As I watch the news, my mind is constantly drawn to my grandparents, who came to the United States from Romania after World War II. Survivors of the Holocaust and family of so many of its victims, my grandparents came through Ellis Island with little more than each other. They set out to make a new life for themselves, and indeed they did.
Today, my grandparents are in their 90s. Since stepping foot on American soil, they welcomed into the world two children, five grandchildren, four great grandchildren (and one more on their way!). They learned a new language, successfully ran many businesses, and immersed themselves in American life, all while holding onto the sacred lessons they learned along the way.
My grandparents, like many other refugees around the world, granted their family and countless friends the gifts of these powerful lessons. I yearn to pass these teachings on to my children. These guideposts shaped my childhood, and I continue to turn to them in times of challenges and uncertainty.
1. The world is your oyster.When I typed up my grandfather’s memoir, I was in awe of the many misfortunes he endured to get to the United States of America. As I got to the end, I was amazed to see how his optimism was indeed what got him through the most tragic of circumstances. At the end of the book, my grandfather speaks of the excitement and jubilation he felt as he entered the United States through Ellis Island. “There is gold on the streets of America,” he wrote. “You just have to know how to pick it up!”
2. Love trumps hate.From the time I was very young, my grandmother taught me that hate was a “bad word.” We weren’t allowed to use it, and instead, we were encouraged to express love as often as possible. I still remember being in the back seat of my grandmother’s station wagon holding up a handmade sign that my cousins and I drew. To my grandmother’s delight, we were waving it proudly at the passing cars. The sign read, “I love you!” and we blew kisses at the strangers who stared at us through the glass window.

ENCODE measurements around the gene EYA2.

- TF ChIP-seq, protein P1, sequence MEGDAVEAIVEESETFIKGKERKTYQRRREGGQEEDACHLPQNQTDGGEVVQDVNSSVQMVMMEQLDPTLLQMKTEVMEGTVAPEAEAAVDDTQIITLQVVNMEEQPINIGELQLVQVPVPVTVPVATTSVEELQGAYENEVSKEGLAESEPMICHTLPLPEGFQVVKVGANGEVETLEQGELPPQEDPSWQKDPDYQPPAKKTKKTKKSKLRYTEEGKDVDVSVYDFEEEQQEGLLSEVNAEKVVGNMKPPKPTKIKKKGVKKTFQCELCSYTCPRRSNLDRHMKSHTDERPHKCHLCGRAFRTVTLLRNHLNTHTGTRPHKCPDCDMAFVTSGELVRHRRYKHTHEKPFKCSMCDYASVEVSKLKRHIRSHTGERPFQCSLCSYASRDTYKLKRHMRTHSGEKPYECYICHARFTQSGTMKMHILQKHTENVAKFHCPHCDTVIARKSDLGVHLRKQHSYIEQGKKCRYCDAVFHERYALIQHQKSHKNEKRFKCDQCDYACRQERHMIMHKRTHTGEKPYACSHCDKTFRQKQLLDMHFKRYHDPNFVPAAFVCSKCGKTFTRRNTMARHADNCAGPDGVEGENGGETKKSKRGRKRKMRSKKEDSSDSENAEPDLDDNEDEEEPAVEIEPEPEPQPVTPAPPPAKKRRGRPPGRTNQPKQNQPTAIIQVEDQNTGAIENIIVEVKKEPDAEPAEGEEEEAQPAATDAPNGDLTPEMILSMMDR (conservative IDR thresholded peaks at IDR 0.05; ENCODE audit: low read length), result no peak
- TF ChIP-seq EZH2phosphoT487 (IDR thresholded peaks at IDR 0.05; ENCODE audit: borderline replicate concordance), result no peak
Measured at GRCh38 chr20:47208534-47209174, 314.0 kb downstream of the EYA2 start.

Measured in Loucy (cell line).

3. Mindfulness matters. My grandparents both lost a sibling in the war. They fled their homes and both spent time in work camps and in ghettos. With each new challenge, my grandparents somehow found a reason to keep going. After coming to America, my grandmother found her spiritual home in the Course of Miracles. She taught us to harness our thoughts to control our reality. My grandmother practiced yoga regularly well into her 80s. Now in her 90s, she continues to meditate. My grandmother has lost countless family members and friends over the years, and her memory, she says, is “not so good” anymore. But if you ask her how she is doing, she will answer with a smile and tell you of the wonderful food she eats and how well she is taken care of each day.
4. We are all connected to one another.Maya Angelou explained, “[t]o describe my mother would be to write about a hurricane in its perfect power.” Those who met my grandmother during her better years tend to feel very much the same. She was a powerful testament to the power of forgiveness and the strength of a survivor who truly turned her heartbreak and pain into resolute devotion to causes of equality for all. From a young age, she insisted that we, too, understood the importance of both giving and receiving forgiveness. To her, there was truly no other way to live.
My grandparents came to this country with little more than each other, but they settled into their new home surrounded by new friends and abundant opportunities. Like countless other descendants of immigrants, I do my best to share their story with my children. By doing so, I try to instill in them the invaluable lessons that blossomed from their journey. These lessons provided my refugee grandparents meaning and purpose during challenging times. I hope my children, like I do, cling to them as they traverse their own path.